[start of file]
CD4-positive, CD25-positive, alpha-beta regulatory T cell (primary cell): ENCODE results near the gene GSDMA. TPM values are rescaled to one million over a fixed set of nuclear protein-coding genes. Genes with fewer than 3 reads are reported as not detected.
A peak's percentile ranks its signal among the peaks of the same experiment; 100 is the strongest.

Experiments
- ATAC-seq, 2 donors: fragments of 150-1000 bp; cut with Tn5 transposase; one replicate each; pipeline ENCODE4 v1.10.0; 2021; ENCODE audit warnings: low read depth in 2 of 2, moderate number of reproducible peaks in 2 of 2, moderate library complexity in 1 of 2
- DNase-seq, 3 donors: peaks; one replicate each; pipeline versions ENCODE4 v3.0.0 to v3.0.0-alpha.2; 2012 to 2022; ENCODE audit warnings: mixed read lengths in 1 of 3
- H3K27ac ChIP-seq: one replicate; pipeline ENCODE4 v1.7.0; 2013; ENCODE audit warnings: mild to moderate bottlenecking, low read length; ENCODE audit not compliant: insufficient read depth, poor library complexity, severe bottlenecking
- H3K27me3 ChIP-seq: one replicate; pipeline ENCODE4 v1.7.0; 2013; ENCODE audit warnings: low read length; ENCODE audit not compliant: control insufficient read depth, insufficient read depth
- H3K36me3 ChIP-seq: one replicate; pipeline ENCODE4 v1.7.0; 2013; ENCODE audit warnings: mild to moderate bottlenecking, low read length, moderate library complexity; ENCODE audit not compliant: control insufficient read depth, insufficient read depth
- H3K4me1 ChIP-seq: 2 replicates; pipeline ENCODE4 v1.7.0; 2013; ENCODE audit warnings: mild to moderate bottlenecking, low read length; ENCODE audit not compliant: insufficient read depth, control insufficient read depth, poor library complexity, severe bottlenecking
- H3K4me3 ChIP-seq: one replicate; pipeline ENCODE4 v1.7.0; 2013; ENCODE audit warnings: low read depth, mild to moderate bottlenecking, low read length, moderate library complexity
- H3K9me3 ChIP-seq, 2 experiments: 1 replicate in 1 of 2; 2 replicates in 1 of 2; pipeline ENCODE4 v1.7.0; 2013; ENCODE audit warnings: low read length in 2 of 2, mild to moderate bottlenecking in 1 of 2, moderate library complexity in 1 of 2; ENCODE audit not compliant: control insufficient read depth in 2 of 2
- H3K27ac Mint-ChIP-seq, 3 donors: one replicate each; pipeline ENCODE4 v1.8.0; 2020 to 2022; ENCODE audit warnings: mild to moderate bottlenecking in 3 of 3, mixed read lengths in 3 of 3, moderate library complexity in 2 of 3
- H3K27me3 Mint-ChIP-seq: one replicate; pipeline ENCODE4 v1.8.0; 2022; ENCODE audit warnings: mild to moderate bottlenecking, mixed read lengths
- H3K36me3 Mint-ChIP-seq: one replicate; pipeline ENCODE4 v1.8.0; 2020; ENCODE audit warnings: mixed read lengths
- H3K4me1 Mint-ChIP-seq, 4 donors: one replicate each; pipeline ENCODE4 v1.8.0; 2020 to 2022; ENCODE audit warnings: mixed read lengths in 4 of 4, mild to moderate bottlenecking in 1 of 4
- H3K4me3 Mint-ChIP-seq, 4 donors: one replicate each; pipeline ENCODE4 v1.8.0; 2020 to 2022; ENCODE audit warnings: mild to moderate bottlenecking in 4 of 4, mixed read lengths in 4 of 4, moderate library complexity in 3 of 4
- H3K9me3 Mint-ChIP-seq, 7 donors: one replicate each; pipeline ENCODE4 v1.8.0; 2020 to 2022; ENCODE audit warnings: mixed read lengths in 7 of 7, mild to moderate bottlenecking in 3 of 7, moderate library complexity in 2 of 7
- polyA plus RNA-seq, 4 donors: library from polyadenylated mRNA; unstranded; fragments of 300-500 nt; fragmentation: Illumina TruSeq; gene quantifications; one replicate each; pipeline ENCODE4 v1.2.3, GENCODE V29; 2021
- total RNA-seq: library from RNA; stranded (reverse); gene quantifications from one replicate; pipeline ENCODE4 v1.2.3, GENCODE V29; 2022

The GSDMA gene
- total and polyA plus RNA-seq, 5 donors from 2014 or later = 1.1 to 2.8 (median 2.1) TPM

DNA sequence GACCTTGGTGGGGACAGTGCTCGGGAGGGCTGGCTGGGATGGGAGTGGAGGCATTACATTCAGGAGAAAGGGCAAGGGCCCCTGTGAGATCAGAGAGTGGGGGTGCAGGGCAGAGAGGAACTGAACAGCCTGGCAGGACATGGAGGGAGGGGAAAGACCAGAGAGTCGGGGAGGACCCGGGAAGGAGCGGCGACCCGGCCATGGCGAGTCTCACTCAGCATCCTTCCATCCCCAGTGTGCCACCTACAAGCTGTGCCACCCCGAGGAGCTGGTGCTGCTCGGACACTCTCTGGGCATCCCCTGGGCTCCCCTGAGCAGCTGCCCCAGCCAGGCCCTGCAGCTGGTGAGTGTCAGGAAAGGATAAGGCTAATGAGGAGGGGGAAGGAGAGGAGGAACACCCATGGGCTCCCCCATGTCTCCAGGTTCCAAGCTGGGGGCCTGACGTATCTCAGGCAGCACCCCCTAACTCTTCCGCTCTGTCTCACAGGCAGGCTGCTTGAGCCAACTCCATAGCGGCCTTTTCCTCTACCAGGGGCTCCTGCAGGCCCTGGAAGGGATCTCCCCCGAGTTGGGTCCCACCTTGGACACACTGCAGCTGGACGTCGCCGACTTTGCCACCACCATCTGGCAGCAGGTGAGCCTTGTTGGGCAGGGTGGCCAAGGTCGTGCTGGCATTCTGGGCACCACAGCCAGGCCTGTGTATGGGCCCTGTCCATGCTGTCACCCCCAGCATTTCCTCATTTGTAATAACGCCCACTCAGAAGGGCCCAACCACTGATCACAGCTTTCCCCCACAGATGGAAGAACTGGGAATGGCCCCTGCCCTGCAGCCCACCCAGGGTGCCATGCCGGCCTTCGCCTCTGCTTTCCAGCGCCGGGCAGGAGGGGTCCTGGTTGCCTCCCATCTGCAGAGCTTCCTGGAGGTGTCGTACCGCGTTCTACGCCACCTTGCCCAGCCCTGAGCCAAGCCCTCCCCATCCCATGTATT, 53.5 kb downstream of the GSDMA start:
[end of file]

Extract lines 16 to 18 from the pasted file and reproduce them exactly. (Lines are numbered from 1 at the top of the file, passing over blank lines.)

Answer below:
- H3K4me3 Mint-ChIP-seq, 4 donors: one replicate each; pipeline ENCODE4 v1.8.0; 2020 to 2022; ENCODE audit warnings: mild to moderate bottlenecking in 4 of 4, mixed read lengths in 4 of 4, moderate library complexity in 3 of 4
- H3K9me3 Mint-ChIP-seq, 7 donors: one replicate each; pipeline ENCODE4 v1.8.0; 2020 to 2022; ENCODE audit warnings: mixed read lengths in 7 of 7, mild to moderate bottlenecking in 3 of 7, moderate library complexity in 2 of 7
- polyA plus RNA-seq, 4 donors: library from polyadenylated mRNA; unstranded; fragments of 300-500 nt; fragmentation: Illumina TruSeq; gene quantifications; one replicate each; pipeline ENCODE4 v1.2.3, GENCODE V29; 2021